Next to the partition decoration, there was “Kyochitsu”, a sutra wrapper made with fine bamboo splits twined with silk threads.  The wrapper was made in Heian period (794 to 1185) and used to belong to Jingoji temple in Kyoto.  Ten sutra scrolls were wrapped with this wrapper and a Hiragumi braid is attached to tie around the wrapper.  The threads looked very fine and ombre dyed.  In the middle of the braid, I could see clearly a vertical line which is typically seen in Kuteuchi braids.  Nara National Museum also has the wrapper from Jingoji temple.

While braiding Bansuishoku, I always wanted to see the original ones.  I am very happy that my dream has come true.  But, at the same time I learned the fact that as time goes by, even beautiful treasures lose their vivid colors, get loose and deteriorate.  Things do not last forever, they are to be lost some day.  That is why the techniques to make these beautiful things have to be handed down through generations.


平組または一間組 Hiragumi or Ikkengumi






Ikkengumi means that an operating loop goes over and under other loops one by one.  When the operating loop goes over 2 loops and under 2 loops, it is called Nikengumi.  If it is over 3 and 3, it is Sankengumi.*  The more loops the operating loop goes over and under, the narrower and thicker the braid becomes.  That means, by changing the number of loops to go over and under, we can make a braid of exact width and thickness we want.  By changing the color arrangements, we can enjoy various patterns.
       * 1=ichi,  2=ni,  3=san  

I used 11 single color loops and the initial color arrangement is as follow:

Please see the video to know more about how to braid Ikkengumi. 

In the second top braid in the photo, the white and yellow threads stay on both sides while the green ones remain in the center.  I will show you how to do this in the next video.

The bottom braid in the photo is made by alternating the two patterns. By controlling the movements of thread using this technique, we can have even more variations of patterns.


縄連組、山形文、矢羽文、二条軸一間組、ささなみ組 Joren-gumi, chevron, sasanami


法隆寺献納宝物のにも付いていて、その幡の様式から7世紀後半から8世紀前半に作られた、と特定できるそうです(「日本の美術1 No.308 組紐」)。正倉院にもあります。聖徳太子が剣を吊るしておられる帯も、この組み方だと思われます。



ビデオでは、一番外側のループを中央に持ってきてから、全てのループを中央に向けて半回転させていました。反対に、中央のループを外側に持ってきてから、全てのループを中央に向けて半回転させると、矢羽の向きが反対になります。これを組み合わせると、唐組 (または幡垂飾)になります。


These braids have many names.  Masako Kinosita calles it 「2方向斜行縄連組織平一枚組紐」 or 「2方向斜行縄連組織組紐」 for short.  I make it much shorter and call it Joren-gumi.
Joren-gumi can be found attached to a Ban from Horyuji Dedication Treasure and can be identified as being made between mid 7th century and mid 8th century (「日本の美術 (Art in Japan) 1 No.308 組紐 (Kumihimo)」.  It is also included in treasures from Shosoin.  The belt Prince Shotoku is wearing in his famous portrait to suspend the sword is perhaps Joren-gumi.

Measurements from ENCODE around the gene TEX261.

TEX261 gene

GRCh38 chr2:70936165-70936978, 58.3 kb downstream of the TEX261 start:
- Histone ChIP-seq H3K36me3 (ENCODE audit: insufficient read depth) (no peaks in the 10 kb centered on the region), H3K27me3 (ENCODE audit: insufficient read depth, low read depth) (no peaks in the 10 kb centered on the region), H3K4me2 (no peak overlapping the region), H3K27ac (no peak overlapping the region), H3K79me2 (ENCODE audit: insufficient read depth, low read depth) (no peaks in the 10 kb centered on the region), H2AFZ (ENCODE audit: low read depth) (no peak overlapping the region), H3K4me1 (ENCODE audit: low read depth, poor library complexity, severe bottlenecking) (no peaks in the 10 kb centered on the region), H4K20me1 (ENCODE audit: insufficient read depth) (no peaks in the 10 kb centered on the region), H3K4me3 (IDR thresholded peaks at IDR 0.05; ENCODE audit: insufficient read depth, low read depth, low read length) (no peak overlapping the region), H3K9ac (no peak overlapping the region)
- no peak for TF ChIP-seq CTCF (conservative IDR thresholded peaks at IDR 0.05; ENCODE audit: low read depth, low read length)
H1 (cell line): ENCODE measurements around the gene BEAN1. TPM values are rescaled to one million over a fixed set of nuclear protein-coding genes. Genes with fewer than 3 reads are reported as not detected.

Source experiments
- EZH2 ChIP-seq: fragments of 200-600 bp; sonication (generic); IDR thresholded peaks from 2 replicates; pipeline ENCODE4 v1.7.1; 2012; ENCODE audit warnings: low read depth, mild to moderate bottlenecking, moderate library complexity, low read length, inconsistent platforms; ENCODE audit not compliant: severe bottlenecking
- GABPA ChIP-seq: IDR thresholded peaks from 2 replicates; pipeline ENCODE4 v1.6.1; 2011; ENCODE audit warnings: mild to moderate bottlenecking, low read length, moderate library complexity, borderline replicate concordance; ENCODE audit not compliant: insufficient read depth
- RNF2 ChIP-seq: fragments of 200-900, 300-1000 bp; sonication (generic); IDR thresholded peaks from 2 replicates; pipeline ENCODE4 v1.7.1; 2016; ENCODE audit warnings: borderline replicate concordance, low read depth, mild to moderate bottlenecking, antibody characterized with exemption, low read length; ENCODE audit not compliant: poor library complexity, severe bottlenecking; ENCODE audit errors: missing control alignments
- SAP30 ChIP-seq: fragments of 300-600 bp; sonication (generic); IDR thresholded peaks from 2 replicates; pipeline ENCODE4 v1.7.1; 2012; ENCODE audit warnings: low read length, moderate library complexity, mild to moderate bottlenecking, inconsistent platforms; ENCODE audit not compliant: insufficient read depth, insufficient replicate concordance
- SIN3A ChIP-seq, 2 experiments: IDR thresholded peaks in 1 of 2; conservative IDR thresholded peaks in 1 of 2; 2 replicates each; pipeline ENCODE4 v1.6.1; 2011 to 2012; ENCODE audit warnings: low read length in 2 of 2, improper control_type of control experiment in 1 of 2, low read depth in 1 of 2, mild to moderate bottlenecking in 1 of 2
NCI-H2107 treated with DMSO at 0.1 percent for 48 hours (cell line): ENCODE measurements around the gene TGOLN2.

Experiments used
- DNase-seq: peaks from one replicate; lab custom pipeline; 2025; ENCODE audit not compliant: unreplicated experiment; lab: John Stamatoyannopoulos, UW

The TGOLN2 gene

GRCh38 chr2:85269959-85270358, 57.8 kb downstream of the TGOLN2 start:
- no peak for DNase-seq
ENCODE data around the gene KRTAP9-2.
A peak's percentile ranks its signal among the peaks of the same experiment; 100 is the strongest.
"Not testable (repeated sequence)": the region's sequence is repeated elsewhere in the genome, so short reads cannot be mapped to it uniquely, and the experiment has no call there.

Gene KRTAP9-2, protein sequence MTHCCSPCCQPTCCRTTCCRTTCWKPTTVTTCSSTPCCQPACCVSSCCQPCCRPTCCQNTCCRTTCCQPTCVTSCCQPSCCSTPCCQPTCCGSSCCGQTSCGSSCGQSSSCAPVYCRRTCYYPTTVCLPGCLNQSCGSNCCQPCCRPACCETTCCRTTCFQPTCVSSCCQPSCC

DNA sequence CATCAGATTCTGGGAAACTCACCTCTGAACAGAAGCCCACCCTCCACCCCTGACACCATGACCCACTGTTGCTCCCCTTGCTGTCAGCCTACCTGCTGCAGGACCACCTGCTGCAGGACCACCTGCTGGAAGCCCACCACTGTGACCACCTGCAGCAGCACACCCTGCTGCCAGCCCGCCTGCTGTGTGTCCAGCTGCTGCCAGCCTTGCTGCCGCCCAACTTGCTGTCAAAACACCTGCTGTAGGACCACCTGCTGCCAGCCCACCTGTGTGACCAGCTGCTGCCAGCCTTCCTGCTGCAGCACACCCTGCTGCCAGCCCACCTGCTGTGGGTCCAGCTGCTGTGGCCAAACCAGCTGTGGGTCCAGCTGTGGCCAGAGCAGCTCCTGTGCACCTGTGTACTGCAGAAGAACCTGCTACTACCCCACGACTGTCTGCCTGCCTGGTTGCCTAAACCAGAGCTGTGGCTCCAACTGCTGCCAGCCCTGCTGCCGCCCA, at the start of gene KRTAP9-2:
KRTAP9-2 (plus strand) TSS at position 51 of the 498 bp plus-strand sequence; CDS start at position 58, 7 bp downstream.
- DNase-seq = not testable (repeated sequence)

You half-turn all the loops and a loop goes through them.  The braid is so sturdy that you can hang a sword.  Ideal for handles of a bag.

I show you how to braid Joren-gumi in the video.

In the video, I bring the outmost loops to the center and I half-turn all the loops inward.  If you bring the center loops to outmost and half-turn all the loops inward, you can get chevrons up-side-down.  By combining the two techniques, you can make Bansuishoku or Karakumi.

The top wide braid has two ridges.  Duet braiders exchange the inner loops.  I did it solo using the Kute Rest Stand.  I braided this one a few years ago, and you can see a mistake in the left part involving a yellow and green threads.  At that time, I did not know to “undo and redo” yet.


80ループ幡垂飾 80-loop Bansuishoku





The longest Bansuishoku I can braid currently is 105cm.  I want to know my limit of width.  So I challenged 80 loops. 

I used the left-over of Hamanaka Aprico from last April that I made 56-loop Bansuishoku with, and Cotton Queen light blue and red.  Since I was dealing with so many loops, I tried to be very careful.  Especially I decided to “do it right the first time” when I attached threads to foot-threads. 

Once I started braiding, the work itself was not so different from 56-loop.  Only when I found a mistake a few rows earlier, undoing job was much heavier than 56-loop.  Threads move so dynamically to right and to left, that I had to undo the parts far-away from my mistaken part.  That was a good lesson.  I could understand how threads move, dive and reappear.  As always, you have to be able to undo mistakes in order to fully understand braiding.  Anyone can braid, but you need experience and knowledge to find and correct your mistakes.  It is a good lesson of life. 

If you look at the photo closely, you will notice that the light green thread is loose when it makes X cross.  That is my problem.  I tighten it very hard, but after a few rows, it becomes loose.  I would appreciate it if anyone could tell me how to solve this.